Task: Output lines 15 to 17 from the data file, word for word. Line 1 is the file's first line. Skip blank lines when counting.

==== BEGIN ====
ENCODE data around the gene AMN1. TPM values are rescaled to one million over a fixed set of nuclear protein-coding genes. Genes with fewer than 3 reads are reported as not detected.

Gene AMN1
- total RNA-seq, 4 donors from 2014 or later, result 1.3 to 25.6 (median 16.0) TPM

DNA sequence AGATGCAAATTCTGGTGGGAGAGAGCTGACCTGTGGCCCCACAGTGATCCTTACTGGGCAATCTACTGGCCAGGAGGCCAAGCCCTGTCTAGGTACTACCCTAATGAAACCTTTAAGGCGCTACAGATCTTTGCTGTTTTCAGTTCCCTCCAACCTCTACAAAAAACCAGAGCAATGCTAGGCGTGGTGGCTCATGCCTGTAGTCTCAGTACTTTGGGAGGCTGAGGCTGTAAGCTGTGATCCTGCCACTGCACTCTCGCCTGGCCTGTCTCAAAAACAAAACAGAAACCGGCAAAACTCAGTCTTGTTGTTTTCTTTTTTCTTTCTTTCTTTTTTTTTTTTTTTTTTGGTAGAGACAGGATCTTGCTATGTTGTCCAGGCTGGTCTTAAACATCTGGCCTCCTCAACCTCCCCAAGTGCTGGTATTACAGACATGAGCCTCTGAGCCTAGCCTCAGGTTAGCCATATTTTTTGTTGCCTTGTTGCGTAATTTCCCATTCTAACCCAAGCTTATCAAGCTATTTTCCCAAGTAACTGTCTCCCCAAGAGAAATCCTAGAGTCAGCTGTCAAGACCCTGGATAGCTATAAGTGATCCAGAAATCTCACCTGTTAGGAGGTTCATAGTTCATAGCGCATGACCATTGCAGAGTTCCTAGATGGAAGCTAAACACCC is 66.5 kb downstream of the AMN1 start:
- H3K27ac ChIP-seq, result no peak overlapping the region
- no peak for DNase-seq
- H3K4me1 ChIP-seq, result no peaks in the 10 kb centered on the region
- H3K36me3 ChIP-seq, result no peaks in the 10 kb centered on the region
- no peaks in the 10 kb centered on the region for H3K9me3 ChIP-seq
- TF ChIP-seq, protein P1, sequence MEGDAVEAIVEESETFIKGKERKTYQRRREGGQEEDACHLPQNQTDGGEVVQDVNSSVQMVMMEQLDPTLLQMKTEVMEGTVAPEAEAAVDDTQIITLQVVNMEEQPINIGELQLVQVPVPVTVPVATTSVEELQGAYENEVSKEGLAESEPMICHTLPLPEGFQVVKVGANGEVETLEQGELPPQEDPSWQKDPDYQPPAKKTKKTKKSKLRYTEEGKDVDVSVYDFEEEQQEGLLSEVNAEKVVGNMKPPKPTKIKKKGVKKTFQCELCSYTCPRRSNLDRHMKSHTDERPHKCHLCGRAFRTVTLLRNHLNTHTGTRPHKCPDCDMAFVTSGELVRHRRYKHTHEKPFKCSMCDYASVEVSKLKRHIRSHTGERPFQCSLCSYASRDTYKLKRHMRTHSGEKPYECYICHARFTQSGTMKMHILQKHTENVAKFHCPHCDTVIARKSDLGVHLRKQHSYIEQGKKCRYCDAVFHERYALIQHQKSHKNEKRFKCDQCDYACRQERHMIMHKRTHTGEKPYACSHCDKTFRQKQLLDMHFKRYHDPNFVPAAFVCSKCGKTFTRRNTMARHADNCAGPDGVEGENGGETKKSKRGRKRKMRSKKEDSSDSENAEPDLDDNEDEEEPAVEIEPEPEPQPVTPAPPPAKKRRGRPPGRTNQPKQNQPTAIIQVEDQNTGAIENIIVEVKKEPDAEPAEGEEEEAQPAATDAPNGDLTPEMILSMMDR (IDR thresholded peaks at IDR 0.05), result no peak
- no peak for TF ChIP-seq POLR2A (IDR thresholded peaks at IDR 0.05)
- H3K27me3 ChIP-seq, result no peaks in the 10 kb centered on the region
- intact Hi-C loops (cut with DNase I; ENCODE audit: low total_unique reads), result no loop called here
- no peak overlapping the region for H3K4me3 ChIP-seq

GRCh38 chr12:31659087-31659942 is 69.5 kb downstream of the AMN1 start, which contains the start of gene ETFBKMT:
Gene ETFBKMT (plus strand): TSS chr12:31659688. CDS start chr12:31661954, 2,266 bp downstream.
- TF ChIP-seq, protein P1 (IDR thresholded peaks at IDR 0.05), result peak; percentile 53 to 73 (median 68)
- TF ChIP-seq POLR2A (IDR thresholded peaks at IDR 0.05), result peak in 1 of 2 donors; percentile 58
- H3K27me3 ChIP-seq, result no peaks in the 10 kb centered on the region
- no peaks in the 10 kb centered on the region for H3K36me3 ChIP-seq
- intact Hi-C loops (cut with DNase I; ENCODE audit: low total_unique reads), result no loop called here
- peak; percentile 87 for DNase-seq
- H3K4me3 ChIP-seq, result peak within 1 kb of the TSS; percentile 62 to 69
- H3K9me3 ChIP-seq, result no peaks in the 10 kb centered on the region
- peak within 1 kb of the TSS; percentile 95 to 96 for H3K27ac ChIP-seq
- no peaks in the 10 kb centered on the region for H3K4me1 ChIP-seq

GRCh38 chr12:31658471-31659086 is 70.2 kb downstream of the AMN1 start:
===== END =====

GRCh38 chr12:31659087-31659942 is 69.5 kb downstream of the AMN1 start, which contains the start of gene ETFBKMT:
Gene ETFBKMT (plus strand): TSS chr12:31659688. CDS start chr12:31661954, 2,266 bp downstream.
- TF ChIP-seq, protein P1 (IDR thresholded peaks at IDR 0.05), result peak; percentile 53 to 73 (median 68)